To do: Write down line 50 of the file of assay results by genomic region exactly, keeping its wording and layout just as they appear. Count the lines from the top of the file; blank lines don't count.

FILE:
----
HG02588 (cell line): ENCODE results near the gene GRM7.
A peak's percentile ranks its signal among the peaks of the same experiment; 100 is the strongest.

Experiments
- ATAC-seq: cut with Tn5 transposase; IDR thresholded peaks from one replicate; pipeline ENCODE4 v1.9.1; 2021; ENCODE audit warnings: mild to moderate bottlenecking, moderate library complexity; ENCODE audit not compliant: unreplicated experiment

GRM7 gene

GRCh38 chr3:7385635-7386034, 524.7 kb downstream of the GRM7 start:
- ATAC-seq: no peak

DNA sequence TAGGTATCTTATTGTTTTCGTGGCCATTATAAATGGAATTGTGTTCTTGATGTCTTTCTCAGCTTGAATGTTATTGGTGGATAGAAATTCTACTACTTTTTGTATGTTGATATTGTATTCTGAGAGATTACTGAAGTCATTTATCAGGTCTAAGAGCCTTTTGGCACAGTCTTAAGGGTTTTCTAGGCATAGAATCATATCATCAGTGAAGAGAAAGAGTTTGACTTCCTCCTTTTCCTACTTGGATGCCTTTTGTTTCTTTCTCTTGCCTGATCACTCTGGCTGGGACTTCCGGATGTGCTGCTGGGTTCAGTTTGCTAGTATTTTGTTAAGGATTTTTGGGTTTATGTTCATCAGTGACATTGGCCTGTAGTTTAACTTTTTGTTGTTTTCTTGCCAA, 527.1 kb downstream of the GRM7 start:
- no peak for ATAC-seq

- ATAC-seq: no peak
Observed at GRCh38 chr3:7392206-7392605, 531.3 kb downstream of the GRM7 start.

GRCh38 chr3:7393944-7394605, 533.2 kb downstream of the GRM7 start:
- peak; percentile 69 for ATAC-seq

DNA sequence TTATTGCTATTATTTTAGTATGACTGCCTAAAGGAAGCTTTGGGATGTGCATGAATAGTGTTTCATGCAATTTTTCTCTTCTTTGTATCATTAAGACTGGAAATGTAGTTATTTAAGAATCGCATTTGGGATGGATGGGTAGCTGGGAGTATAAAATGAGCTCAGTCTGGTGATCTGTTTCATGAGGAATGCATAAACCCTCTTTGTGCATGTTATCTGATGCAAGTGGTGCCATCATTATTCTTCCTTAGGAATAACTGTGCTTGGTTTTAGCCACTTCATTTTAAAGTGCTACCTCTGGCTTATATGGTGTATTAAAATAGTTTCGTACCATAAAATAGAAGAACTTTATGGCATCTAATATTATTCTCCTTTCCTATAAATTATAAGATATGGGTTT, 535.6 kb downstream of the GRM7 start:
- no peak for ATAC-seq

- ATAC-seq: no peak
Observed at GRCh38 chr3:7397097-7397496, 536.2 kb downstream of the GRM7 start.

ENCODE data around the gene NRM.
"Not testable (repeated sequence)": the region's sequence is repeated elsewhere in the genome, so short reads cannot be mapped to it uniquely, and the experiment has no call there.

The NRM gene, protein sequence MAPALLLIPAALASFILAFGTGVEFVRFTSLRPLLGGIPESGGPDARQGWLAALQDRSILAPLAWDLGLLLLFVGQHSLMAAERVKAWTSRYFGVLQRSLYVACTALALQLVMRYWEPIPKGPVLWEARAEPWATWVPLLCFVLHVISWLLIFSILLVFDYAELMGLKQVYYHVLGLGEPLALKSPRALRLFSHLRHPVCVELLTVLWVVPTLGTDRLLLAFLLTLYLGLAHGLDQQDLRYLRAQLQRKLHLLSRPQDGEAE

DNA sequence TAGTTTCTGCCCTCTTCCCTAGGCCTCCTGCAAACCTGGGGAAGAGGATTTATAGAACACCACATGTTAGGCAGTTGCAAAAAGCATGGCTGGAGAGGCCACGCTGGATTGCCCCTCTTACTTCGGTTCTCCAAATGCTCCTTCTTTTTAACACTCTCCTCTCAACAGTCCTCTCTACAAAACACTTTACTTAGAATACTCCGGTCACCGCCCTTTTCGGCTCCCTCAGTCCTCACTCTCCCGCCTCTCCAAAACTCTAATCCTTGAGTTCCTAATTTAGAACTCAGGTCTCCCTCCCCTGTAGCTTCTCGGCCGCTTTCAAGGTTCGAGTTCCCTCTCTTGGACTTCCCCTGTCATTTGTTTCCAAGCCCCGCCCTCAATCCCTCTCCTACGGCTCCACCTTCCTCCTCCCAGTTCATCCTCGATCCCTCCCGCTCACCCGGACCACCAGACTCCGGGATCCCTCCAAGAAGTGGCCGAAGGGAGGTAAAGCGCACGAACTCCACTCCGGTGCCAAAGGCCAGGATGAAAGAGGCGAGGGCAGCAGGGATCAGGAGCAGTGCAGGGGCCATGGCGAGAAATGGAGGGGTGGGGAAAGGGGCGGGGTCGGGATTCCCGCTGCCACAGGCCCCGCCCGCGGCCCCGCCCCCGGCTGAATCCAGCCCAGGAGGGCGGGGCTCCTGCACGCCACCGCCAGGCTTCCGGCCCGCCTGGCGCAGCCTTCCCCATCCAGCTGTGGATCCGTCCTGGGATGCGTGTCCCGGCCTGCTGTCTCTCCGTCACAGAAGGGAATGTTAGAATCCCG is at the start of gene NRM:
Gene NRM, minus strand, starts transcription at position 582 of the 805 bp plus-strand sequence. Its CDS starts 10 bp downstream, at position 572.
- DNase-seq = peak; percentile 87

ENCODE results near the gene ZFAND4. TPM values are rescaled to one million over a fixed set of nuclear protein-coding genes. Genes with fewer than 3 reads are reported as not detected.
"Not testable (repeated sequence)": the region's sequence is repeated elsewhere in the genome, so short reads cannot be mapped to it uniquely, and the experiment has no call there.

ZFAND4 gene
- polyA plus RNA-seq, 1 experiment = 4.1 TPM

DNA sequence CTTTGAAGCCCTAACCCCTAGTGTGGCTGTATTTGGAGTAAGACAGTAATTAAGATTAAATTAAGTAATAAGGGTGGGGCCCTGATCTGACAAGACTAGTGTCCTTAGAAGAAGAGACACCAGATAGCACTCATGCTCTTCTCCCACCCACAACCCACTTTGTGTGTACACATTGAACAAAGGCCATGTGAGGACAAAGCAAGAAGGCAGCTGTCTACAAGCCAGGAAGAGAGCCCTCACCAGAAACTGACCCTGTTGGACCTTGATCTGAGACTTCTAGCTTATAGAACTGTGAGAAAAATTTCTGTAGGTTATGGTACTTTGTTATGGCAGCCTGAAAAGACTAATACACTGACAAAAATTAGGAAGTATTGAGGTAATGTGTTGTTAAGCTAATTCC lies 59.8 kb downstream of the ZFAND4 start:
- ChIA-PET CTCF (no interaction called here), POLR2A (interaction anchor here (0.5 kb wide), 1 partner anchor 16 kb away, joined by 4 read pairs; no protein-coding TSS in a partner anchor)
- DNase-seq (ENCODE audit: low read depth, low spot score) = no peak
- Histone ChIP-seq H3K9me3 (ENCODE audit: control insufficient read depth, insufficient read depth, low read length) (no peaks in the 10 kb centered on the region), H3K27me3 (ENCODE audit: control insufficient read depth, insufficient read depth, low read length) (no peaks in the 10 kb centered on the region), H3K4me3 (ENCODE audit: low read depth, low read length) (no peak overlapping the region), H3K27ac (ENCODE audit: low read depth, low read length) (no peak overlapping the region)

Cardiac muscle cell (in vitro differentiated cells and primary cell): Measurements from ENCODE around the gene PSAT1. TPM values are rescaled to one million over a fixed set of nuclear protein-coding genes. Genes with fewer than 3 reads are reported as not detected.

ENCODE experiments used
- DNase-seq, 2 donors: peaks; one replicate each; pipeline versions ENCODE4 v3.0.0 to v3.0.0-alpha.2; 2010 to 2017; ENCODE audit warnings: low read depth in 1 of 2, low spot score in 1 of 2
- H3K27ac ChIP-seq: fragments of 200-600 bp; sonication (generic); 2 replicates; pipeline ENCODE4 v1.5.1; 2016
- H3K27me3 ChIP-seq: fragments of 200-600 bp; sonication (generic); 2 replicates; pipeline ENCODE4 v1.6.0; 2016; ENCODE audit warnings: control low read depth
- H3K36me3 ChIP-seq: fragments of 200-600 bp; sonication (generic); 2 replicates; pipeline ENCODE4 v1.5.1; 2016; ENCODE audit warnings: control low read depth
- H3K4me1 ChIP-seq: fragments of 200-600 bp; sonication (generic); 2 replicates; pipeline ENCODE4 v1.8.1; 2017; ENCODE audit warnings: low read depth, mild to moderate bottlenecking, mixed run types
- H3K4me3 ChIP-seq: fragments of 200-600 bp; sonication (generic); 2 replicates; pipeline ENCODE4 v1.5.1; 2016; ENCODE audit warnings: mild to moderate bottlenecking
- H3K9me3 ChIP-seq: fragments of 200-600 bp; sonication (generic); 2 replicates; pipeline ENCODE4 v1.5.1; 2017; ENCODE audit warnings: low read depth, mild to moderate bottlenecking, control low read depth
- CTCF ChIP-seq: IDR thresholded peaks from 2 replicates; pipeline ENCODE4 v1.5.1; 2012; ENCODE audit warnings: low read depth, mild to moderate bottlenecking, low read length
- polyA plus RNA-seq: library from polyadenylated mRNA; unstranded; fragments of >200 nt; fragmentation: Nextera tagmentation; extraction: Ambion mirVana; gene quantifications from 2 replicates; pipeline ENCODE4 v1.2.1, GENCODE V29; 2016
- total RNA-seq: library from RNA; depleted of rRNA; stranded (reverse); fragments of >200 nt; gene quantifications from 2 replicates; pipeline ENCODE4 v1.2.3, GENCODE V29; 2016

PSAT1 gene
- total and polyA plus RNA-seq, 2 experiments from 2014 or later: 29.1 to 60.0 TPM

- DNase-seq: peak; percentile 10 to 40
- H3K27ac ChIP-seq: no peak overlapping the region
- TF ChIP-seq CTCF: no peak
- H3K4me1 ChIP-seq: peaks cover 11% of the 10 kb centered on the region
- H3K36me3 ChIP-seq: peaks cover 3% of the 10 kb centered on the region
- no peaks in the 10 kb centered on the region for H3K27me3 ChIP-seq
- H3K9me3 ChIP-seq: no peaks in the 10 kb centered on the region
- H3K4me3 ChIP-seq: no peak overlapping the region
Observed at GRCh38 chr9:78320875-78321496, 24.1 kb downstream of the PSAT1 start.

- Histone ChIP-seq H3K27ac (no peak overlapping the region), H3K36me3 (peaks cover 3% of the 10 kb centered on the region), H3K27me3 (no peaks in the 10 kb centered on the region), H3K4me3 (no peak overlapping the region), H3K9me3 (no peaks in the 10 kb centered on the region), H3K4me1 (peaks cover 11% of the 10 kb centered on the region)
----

- H3K36me3 ChIP-seq: peaks cover 3% of the 10 kb centered on the region